When I awakened this morning, I halfway expected to find my hair in a heap all over my pillow.  When I didn't, I tentatively ran my fingers through my scalp to see what I would draw back.  Nothing.  The tentative tug came next.  Still nothing.  Then I took a deep breath, found  bravado buried somewhere in my bowels, pulled it out and jerked my hair.  Hard.  One or two little hairs fell out.  I wasn't sure what I was going to tell Amy, my hairdresser.  You see, today was the day I was scheduled to get my regular, ever-four-week haircut.  Should I still go?  What if she started washing my hair and it all fell out in her hands?  How embarrassing would that be?  Well, I went anyway and just told Amy the truth.  Mostly she was sad that I might not be back for months and months and months for my regular appointment.  She asked me if I would like for her to cut my hair in a pixie cut today.  

Amy and I have both decided that if I still have hair this summer, we are definitely going to keep this pixie cut.  I LOVE it.  But better than that, Dwain loves it.  In fact, he was the one who took this "after" picture. 

I may wake up in the morning with my pixie cut all over my pillow, but at least I had my own hair for one more day.  And I'll thank God every day for this blessing of having hair  every single day that I have it; a blessing that I always took for granted before. 

I took a lot of things for granted before. 


  1. I LOVE your new pixie cut! I meant to tell you today, but we were so busy talking about other stuff I never managed to get the words out. Adorable! And I admire your positive "attitude of gratitude" more than I can tell you.

  2. I, too, love the new pixie cut!!!! YOu look great in it! I did have the chemo that affects the toes and fingers, but it seemed to only affect my toes. After two and a half years, they are still a little numb and tingly. Guess that will be my constant reminder!!! I remember my head itching, and after I lost my hair, my scalp was so tender!!!!

    Isn't it great to have a new friend and one that understands everything you are going through???? My sister was that to me, as she had gone through it all just 2 years before I did.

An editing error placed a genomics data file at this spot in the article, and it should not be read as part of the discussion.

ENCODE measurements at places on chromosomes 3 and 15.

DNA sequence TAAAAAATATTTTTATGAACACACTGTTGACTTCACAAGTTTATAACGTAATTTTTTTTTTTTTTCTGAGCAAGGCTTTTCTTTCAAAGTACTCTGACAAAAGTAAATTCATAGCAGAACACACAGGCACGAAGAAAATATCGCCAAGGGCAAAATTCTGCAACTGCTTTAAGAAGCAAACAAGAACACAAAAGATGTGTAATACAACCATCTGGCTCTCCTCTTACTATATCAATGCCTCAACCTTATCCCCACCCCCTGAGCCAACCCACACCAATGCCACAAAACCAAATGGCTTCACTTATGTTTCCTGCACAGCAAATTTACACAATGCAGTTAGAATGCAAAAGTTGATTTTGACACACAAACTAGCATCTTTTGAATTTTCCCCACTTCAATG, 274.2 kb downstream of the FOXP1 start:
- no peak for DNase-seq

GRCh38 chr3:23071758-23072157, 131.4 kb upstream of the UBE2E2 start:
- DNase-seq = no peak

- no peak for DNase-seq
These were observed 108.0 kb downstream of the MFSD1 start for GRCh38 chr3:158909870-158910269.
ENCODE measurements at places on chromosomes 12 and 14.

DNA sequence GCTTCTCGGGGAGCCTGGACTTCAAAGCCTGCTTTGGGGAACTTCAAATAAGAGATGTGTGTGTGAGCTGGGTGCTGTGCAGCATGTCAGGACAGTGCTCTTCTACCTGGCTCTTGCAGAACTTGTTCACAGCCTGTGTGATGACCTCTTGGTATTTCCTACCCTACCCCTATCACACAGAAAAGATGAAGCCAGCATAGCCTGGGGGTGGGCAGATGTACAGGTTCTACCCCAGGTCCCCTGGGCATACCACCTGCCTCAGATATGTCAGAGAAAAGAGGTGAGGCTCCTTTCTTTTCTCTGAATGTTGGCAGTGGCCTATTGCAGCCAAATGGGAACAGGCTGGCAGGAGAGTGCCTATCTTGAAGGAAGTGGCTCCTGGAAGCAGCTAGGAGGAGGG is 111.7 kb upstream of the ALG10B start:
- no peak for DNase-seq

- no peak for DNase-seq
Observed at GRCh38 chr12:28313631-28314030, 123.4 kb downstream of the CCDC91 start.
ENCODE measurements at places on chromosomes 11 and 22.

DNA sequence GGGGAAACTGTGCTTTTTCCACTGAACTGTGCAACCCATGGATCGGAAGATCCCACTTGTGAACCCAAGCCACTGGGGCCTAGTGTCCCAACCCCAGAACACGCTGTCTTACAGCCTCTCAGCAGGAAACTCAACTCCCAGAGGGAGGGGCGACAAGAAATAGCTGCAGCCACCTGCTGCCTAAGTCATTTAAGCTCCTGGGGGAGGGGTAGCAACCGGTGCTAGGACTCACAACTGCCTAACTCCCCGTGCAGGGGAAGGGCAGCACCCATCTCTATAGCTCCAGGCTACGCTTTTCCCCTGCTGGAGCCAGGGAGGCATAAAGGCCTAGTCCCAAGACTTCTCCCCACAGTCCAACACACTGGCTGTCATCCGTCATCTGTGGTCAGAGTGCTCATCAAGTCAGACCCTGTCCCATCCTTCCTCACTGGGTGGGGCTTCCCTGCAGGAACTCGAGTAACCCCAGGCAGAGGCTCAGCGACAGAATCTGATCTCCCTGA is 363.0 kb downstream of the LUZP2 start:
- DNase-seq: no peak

I agree with Celia --- your positive attitude of gratitude will get you through all this!!!!!

  3. You are being so brave, mom. And I'm liking the new pixie cut too. I bet it's easy to manage, and when all the hair grows back later on this summer, it will be so easy to manage. :o) Easy-peasy! That's my motto!

  4. SUPER CUTE pixie cut. My scalp in tender too, Cora. Megan, hold on to that precious hair as long as you can....and keep it cut just like that when it comes back, so becoming on you.

  5. Megan-
    you are radiant! My hair fell out day 13 or so after my first treatment. By day 15 we cut it and shaved my head so I could donate those 15 inches of long hair to a good cause. After that, it was wigs and scarves for me for about 9 more months until I finally decided I would go alla natural. That was now 17 months ago and I have so much hair now I don't know what to do with it all! (About 7 inches) So, just know that it DOES come back, and in the meantime I hope you'll just have fun with the new looks you can have using wigs. The short pixie style will be one you're gonna be rockin' in the fall! And yes, it is super duper easy!

    I don't know how much of my blog you have read, but I would say that bacterial infection control is not a joke, and something every chemo patient has to watch closely. I got MRSA while in treatment and it was not irraticated until 6 months post chemo and 2 surgeries later to remove to lesions that had become so infected and wouldn't respond to even the last resort anti-biotics! No matter how clean a treatment center is, this deadly bacteria is everywhere. Take good care of yourself! It is a long road but thankfully one that has an end point. You can do this!! We're behind you every step and here to help any way we can. hugs to you!